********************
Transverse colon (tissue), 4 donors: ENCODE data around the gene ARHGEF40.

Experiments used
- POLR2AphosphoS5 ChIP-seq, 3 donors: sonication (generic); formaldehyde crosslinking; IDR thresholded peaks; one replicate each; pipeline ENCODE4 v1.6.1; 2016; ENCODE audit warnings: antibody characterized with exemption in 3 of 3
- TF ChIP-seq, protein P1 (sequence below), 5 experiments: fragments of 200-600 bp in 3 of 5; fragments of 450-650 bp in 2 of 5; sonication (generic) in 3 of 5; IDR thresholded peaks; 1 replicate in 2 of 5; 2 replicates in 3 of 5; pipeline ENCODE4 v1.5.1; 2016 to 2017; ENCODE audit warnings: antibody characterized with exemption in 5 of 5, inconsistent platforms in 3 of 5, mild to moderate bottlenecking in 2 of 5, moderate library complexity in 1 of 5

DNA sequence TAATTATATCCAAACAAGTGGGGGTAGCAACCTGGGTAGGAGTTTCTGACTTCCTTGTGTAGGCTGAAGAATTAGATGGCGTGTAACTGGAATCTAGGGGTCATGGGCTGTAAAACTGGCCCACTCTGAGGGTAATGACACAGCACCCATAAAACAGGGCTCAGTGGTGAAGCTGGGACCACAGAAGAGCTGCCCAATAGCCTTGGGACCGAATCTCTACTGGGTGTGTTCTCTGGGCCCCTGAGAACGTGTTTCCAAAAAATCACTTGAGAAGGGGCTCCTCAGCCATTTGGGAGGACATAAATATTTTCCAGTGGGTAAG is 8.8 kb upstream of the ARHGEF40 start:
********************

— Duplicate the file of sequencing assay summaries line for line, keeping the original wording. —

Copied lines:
Transverse colon (tissue), 4 donors: ENCODE data around the gene ARHGEF40.

Experiments used
- POLR2AphosphoS5 ChIP-seq, 3 donors: sonication (generic); formaldehyde crosslinking; IDR thresholded peaks; one replicate each; pipeline ENCODE4 v1.6.1; 2016; ENCODE audit warnings: antibody characterized with exemption in 3 of 3
- TF ChIP-seq, protein P1 (sequence below), 5 experiments: fragments of 200-600 bp in 3 of 5; fragments of 450-650 bp in 2 of 5; sonication (generic) in 3 of 5; IDR thresholded peaks; 1 replicate in 2 of 5; 2 replicates in 3 of 5; pipeline ENCODE4 v1.5.1; 2016 to 2017; ENCODE audit warnings: antibody characterized with exemption in 5 of 5, inconsistent platforms in 3 of 5, mild to moderate bottlenecking in 2 of 5, moderate library complexity in 1 of 5

DNA sequence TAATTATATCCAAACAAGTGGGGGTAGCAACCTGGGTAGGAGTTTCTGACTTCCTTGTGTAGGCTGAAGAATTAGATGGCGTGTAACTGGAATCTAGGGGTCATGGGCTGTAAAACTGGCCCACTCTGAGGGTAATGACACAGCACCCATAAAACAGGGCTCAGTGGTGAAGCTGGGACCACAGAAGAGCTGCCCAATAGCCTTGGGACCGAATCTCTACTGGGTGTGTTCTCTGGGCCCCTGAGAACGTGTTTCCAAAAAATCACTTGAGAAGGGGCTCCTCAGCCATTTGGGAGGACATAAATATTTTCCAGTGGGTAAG is 8.8 kb upstream of the ARHGEF40 start: